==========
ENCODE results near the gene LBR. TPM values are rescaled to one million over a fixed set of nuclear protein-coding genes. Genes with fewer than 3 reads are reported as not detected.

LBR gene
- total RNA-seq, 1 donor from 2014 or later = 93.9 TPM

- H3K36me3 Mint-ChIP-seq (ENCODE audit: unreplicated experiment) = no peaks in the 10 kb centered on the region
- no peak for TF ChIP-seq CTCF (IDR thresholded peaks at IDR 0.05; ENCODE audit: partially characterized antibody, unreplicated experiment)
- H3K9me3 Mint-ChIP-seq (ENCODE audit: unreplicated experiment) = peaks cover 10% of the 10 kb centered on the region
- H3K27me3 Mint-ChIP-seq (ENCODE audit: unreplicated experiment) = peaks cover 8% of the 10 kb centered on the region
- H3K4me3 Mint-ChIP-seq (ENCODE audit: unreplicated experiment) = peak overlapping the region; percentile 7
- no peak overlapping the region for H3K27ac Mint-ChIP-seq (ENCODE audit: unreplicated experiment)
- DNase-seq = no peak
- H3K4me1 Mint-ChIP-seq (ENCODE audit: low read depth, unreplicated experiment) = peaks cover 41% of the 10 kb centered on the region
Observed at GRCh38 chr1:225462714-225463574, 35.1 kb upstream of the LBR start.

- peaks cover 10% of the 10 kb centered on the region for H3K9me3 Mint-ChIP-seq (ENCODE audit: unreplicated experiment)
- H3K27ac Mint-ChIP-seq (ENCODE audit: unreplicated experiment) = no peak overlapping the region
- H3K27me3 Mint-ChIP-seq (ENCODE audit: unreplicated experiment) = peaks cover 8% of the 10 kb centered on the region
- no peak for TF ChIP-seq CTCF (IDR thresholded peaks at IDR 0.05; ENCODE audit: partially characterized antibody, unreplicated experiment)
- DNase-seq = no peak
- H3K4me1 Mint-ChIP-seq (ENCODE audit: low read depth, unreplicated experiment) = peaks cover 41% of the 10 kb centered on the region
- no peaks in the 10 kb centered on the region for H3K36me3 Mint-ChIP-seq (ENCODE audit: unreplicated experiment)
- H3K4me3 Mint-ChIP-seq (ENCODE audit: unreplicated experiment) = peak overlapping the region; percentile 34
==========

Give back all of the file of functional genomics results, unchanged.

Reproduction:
ENCODE results near the gene LBR. TPM values are rescaled to one million over a fixed set of nuclear protein-coding genes. Genes with fewer than 3 reads are reported as not detected.

LBR gene
- total RNA-seq, 1 donor from 2014 or later = 93.9 TPM

- H3K36me3 Mint-ChIP-seq (ENCODE audit: unreplicated experiment) = no peaks in the 10 kb centered on the region
- no peak for TF ChIP-seq CTCF (IDR thresholded peaks at IDR 0.05; ENCODE audit: partially characterized antibody, unreplicated experiment)
- H3K9me3 Mint-ChIP-seq (ENCODE audit: unreplicated experiment) = peaks cover 10% of the 10 kb centered on the region
- H3K27me3 Mint-ChIP-seq (ENCODE audit: unreplicated experiment) = peaks cover 8% of the 10 kb centered on the region
- H3K4me3 Mint-ChIP-seq (ENCODE audit: unreplicated experiment) = peak overlapping the region; percentile 7
- no peak overlapping the region for H3K27ac Mint-ChIP-seq (ENCODE audit: unreplicated experiment)
- DNase-seq = no peak
- H3K4me1 Mint-ChIP-seq (ENCODE audit: low read depth, unreplicated experiment) = peaks cover 41% of the 10 kb centered on the region
Observed at GRCh38 chr1:225462714-225463574, 35.1 kb upstream of the LBR start.

- peaks cover 10% of the 10 kb centered on the region for H3K9me3 Mint-ChIP-seq (ENCODE audit: unreplicated experiment)
- H3K27ac Mint-ChIP-seq (ENCODE audit: unreplicated experiment) = no peak overlapping the region
- H3K27me3 Mint-ChIP-seq (ENCODE audit: unreplicated experiment) = peaks cover 8% of the 10 kb centered on the region
- no peak for TF ChIP-seq CTCF (IDR thresholded peaks at IDR 0.05; ENCODE audit: partially characterized antibody, unreplicated experiment)
- DNase-seq = no peak
- H3K4me1 Mint-ChIP-seq (ENCODE audit: low read depth, unreplicated experiment) = peaks cover 41% of the 10 kb centered on the region
- no peaks in the 10 kb centered on the region for H3K36me3 Mint-ChIP-seq (ENCODE audit: unreplicated experiment)
- H3K4me3 Mint-ChIP-seq (ENCODE audit: unreplicated experiment) = peak overlapping the region; percentile 34